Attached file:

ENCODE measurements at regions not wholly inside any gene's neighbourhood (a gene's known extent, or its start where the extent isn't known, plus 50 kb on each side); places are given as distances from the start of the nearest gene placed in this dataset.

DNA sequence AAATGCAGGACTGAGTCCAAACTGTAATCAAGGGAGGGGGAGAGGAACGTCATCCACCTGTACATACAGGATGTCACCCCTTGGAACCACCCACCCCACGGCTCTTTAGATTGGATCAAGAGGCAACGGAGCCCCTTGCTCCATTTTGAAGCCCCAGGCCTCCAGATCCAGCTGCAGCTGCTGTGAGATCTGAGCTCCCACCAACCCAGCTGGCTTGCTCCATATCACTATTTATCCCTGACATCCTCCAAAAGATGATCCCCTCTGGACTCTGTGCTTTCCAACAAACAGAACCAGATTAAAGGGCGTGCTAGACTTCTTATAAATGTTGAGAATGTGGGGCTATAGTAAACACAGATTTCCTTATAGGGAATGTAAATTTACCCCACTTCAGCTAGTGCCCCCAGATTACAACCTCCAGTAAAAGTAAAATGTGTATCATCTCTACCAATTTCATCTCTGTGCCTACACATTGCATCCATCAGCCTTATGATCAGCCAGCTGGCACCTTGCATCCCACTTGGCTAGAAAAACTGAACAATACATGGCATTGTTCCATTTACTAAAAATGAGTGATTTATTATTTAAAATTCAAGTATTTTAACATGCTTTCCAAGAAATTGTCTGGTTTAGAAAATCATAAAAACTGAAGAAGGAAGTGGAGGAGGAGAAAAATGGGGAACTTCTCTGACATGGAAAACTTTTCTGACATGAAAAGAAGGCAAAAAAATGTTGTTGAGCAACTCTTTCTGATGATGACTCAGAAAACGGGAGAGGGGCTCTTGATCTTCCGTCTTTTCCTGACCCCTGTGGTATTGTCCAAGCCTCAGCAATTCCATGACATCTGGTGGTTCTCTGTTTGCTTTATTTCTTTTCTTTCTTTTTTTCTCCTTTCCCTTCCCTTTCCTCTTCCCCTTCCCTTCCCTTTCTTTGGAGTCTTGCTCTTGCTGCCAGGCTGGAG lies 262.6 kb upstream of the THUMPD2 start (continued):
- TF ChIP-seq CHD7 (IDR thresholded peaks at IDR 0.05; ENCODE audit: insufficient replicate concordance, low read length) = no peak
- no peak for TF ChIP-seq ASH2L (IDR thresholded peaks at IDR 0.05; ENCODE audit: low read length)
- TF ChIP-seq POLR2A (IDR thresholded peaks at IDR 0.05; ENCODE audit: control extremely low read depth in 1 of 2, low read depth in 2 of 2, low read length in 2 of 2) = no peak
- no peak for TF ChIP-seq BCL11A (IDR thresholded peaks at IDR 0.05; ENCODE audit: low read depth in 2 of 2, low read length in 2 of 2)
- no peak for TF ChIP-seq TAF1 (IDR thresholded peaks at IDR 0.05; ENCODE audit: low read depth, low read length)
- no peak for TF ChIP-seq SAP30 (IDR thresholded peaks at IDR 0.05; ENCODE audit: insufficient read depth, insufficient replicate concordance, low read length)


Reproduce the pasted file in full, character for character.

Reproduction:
ENCODE measurements at regions not wholly inside any gene's neighbourhood (a gene's known extent, or its start where the extent isn't known, plus 50 kb on each side); places are given as distances from the start of the nearest gene placed in this dataset.

DNA sequence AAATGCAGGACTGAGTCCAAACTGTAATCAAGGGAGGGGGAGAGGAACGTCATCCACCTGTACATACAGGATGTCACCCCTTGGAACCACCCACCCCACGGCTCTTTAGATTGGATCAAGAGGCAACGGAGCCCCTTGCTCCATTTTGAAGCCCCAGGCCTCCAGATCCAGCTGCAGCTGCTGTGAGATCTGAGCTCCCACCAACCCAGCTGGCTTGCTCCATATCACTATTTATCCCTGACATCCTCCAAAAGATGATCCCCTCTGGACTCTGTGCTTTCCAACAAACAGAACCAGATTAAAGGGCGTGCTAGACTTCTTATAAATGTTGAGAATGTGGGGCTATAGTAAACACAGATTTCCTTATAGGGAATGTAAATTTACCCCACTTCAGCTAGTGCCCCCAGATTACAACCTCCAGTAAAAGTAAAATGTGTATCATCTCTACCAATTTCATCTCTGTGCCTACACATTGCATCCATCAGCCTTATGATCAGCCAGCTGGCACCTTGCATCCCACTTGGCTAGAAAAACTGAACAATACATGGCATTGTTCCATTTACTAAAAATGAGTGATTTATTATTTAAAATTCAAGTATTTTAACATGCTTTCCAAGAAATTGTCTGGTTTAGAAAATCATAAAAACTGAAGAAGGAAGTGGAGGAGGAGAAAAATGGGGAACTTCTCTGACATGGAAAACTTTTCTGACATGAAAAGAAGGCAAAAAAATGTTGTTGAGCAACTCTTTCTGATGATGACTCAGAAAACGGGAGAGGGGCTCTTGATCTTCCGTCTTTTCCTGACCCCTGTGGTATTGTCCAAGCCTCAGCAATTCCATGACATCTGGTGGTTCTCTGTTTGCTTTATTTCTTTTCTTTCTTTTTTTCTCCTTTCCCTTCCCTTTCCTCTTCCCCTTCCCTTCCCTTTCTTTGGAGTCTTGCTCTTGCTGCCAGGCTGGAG lies 262.6 kb upstream of the THUMPD2 start (continued):
- TF ChIP-seq CHD7 (IDR thresholded peaks at IDR 0.05; ENCODE audit: insufficient replicate concordance, low read length) = no peak
- no peak for TF ChIP-seq ASH2L (IDR thresholded peaks at IDR 0.05; ENCODE audit: low read length)
- TF ChIP-seq POLR2A (IDR thresholded peaks at IDR 0.05; ENCODE audit: control extremely low read depth in 1 of 2, low read depth in 2 of 2, low read length in 2 of 2) = no peak
- no peak for TF ChIP-seq BCL11A (IDR thresholded peaks at IDR 0.05; ENCODE audit: low read depth in 2 of 2, low read length in 2 of 2)
- no peak for TF ChIP-seq TAF1 (IDR thresholded peaks at IDR 0.05; ENCODE audit: low read depth, low read length)
- no peak for TF ChIP-seq SAP30 (IDR thresholded peaks at IDR 0.05; ENCODE audit: insufficient read depth, insufficient replicate concordance, low read length)